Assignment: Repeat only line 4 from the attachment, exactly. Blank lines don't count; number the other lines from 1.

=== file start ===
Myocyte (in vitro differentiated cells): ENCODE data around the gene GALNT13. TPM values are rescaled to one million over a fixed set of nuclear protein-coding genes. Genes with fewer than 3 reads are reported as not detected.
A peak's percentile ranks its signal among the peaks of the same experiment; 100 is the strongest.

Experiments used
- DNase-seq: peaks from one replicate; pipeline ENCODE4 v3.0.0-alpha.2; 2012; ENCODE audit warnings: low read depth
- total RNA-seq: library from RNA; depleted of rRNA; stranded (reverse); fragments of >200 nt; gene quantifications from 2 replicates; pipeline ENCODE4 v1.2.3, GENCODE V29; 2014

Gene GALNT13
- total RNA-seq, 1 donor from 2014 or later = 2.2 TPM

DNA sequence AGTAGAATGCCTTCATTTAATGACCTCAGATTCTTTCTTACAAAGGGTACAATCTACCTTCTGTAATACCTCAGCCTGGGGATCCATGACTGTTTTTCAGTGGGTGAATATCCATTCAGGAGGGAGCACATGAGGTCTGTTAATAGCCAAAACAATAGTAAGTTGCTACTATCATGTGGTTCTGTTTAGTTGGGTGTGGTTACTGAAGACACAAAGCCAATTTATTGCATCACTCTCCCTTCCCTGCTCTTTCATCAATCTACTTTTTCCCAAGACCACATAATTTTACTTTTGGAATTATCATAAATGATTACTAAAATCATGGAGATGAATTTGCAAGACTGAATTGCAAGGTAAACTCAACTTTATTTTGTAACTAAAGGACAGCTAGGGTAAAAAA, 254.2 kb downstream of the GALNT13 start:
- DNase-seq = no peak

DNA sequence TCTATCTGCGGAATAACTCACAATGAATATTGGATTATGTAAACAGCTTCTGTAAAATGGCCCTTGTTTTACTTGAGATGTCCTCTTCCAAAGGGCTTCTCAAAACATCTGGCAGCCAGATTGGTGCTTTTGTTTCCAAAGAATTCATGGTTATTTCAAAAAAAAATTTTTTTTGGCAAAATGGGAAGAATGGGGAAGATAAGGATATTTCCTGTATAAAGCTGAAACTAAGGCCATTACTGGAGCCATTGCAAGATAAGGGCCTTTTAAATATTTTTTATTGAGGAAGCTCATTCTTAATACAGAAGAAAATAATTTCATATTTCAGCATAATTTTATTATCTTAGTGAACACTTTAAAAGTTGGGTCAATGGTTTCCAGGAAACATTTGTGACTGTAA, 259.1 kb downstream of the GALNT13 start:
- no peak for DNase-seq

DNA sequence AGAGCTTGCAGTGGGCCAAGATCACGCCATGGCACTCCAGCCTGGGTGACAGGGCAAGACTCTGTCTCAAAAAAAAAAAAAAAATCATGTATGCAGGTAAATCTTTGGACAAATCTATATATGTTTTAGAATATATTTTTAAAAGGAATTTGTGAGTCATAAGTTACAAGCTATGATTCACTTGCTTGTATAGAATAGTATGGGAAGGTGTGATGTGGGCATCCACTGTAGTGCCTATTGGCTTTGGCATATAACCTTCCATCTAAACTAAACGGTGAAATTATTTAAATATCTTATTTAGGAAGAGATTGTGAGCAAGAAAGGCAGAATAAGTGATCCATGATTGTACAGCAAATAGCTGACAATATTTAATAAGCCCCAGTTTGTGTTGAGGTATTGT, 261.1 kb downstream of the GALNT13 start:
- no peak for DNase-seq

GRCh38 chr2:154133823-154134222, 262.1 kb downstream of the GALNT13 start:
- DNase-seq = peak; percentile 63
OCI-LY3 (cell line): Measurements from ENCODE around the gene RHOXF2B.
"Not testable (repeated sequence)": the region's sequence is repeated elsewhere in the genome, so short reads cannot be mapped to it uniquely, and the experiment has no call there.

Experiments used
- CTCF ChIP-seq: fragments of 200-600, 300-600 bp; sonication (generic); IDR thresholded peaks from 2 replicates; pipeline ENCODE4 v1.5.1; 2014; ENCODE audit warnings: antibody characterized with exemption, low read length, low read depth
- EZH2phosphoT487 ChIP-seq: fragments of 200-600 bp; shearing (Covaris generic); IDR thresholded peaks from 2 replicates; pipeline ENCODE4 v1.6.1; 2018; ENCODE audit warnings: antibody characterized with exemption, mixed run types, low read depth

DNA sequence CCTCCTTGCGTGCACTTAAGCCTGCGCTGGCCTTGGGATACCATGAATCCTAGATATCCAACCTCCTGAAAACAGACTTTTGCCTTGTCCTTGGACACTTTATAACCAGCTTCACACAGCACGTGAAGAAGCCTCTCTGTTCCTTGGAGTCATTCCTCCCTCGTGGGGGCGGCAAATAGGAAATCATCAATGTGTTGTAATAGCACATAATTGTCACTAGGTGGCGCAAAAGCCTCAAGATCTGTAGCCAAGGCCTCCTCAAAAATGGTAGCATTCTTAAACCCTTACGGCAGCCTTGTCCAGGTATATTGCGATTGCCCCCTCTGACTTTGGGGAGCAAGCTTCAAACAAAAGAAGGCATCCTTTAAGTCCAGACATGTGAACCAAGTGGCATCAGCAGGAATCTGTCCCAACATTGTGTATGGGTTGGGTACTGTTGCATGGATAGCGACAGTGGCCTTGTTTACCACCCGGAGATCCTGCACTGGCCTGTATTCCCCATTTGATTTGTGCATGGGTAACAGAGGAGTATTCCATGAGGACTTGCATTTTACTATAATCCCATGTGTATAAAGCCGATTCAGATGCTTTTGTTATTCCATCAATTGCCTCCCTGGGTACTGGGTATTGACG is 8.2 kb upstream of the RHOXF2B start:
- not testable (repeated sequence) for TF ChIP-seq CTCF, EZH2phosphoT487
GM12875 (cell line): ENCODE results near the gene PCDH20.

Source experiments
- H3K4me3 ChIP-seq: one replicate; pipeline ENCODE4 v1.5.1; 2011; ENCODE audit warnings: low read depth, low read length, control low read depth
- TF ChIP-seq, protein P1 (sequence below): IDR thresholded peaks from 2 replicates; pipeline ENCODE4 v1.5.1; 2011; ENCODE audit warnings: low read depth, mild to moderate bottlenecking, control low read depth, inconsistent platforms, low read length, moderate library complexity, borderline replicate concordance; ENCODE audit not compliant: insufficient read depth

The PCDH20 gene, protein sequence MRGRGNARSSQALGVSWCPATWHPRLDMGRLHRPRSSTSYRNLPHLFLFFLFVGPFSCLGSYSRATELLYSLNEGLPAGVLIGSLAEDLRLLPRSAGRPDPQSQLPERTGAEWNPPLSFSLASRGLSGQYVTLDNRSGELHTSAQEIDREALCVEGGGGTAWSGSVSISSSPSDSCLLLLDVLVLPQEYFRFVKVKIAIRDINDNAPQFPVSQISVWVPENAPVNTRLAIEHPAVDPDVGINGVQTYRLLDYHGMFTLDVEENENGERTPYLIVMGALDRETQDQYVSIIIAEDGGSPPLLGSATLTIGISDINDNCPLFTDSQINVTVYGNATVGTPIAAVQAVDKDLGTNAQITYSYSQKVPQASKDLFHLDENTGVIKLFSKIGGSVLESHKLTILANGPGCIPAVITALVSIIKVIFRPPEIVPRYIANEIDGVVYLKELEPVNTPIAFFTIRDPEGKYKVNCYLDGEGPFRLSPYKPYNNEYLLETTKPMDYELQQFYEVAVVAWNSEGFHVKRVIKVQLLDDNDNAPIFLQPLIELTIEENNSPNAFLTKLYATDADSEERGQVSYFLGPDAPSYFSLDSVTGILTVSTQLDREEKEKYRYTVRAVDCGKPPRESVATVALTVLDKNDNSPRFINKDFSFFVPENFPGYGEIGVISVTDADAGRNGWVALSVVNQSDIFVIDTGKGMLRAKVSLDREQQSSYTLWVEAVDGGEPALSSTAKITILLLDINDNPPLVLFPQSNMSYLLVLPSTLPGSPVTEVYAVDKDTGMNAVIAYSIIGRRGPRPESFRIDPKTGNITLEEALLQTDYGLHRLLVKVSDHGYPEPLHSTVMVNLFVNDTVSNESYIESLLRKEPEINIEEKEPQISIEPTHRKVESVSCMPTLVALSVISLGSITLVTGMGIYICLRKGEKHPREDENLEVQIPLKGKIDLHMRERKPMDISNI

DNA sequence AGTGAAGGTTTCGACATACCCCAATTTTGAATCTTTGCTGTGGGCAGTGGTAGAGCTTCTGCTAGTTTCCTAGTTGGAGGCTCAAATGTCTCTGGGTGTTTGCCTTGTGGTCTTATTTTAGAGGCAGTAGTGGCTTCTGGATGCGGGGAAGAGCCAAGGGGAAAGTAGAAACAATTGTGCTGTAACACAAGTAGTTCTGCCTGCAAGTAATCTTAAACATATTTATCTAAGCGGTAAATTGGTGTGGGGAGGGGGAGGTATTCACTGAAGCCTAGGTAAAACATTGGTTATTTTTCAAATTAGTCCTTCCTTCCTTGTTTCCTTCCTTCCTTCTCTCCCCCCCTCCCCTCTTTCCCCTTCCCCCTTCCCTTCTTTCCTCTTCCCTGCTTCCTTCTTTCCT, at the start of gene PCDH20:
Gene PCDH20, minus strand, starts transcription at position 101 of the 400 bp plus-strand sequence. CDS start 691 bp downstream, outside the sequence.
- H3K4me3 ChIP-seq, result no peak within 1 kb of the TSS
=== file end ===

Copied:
- DNase-seq: peaks from one replicate; pipeline ENCODE4 v3.0.0-alpha.2; 2012; ENCODE audit warnings: low read depth